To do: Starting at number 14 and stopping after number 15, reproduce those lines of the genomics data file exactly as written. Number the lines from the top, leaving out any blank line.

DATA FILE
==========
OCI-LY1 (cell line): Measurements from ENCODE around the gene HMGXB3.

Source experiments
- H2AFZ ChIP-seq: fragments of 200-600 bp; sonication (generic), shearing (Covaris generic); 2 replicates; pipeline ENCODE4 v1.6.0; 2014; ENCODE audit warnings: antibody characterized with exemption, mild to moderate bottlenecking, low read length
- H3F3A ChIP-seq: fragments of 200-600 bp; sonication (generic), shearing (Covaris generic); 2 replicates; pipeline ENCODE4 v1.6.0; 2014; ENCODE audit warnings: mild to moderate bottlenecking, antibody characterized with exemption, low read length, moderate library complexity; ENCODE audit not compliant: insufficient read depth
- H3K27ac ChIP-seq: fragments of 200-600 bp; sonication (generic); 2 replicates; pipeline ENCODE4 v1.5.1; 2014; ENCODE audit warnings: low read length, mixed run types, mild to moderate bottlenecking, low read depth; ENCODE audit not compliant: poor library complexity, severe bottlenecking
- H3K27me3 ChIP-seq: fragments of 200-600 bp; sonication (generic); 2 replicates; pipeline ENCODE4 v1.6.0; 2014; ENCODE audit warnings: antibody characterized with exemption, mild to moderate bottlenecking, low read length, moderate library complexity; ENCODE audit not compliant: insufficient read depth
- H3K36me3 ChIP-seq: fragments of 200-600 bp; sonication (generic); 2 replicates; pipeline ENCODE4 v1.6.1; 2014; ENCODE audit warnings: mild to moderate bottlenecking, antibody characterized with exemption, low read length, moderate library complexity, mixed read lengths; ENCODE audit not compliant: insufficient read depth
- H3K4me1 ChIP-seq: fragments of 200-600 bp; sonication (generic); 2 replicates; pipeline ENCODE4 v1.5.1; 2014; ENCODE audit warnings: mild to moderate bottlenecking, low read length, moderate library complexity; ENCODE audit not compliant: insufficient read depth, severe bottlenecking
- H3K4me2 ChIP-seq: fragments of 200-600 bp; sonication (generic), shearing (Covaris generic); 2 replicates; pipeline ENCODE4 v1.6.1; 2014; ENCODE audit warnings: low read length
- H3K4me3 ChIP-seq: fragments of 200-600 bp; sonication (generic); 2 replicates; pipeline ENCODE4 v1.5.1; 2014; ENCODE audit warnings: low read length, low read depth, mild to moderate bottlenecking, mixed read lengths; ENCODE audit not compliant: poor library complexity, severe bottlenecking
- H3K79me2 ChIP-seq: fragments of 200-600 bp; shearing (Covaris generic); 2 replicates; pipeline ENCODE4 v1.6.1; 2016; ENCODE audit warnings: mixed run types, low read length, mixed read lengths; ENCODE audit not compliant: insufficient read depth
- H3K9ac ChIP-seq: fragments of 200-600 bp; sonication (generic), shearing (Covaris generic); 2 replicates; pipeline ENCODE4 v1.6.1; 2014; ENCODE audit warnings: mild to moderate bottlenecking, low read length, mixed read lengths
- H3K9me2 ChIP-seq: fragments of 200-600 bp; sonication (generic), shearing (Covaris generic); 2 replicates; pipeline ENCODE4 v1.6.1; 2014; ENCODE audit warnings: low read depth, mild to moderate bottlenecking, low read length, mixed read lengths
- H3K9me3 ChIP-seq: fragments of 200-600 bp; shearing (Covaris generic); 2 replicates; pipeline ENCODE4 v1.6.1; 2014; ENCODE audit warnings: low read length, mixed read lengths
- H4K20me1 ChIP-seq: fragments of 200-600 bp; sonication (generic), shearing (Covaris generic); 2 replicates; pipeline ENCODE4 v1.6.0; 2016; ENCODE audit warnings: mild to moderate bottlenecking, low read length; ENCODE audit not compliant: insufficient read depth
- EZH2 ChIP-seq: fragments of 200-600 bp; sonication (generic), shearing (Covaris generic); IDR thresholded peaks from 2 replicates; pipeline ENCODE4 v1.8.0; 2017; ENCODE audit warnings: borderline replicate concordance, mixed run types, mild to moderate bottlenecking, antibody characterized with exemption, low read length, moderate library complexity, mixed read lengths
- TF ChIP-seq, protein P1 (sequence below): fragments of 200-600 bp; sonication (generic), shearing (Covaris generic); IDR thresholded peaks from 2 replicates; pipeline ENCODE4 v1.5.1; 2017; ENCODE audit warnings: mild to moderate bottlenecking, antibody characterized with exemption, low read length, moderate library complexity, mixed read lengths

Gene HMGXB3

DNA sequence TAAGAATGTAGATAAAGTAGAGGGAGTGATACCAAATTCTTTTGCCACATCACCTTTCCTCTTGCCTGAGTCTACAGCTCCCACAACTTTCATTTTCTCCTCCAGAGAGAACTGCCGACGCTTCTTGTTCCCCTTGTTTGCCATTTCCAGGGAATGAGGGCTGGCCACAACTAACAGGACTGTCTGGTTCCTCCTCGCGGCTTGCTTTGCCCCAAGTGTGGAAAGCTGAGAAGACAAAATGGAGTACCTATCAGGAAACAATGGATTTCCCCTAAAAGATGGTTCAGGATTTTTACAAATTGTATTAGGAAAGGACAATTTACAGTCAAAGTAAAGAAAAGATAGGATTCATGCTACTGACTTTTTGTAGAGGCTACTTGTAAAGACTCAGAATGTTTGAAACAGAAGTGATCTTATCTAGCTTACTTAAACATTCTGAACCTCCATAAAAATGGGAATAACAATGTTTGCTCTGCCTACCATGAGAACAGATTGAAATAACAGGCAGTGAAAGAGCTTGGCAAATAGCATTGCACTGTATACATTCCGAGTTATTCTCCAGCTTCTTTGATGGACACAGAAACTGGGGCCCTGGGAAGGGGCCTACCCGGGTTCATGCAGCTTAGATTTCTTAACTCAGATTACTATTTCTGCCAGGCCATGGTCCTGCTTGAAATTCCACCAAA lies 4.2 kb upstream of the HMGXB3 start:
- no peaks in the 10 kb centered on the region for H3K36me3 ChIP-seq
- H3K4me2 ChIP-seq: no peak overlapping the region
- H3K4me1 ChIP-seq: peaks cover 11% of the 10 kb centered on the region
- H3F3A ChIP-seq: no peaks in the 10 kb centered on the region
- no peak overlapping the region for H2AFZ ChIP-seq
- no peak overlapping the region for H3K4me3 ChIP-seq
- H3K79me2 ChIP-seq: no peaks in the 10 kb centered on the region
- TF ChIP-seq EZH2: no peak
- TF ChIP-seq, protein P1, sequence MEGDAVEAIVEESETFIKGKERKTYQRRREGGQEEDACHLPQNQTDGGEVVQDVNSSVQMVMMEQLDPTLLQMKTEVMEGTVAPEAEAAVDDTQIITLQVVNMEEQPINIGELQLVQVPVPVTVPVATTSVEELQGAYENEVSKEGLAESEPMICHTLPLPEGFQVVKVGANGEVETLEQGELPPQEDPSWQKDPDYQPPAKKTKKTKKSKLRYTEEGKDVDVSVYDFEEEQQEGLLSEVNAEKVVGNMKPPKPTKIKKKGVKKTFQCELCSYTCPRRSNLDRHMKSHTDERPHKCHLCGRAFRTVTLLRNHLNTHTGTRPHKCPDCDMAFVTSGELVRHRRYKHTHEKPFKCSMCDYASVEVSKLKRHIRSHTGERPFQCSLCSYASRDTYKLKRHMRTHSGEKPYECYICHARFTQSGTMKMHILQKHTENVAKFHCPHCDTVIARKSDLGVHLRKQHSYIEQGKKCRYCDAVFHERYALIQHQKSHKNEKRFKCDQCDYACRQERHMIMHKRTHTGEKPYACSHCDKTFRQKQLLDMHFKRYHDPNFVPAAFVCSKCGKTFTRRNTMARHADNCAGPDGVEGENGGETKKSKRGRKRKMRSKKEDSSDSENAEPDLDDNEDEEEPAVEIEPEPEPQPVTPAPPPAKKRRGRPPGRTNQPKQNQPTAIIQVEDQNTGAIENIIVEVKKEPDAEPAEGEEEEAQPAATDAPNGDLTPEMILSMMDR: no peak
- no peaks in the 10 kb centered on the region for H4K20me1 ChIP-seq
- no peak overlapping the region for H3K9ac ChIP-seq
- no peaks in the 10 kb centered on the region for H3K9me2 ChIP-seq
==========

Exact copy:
- H3K9me3 ChIP-seq: fragments of 200-600 bp; shearing (Covaris generic); 2 replicates; pipeline ENCODE4 v1.6.1; 2014; ENCODE audit warnings: low read length, mixed read lengths
- H4K20me1 ChIP-seq: fragments of 200-600 bp; sonication (generic), shearing (Covaris generic); 2 replicates; pipeline ENCODE4 v1.6.0; 2016; ENCODE audit warnings: mild to moderate bottlenecking, low read length; ENCODE audit not compliant: insufficient read depth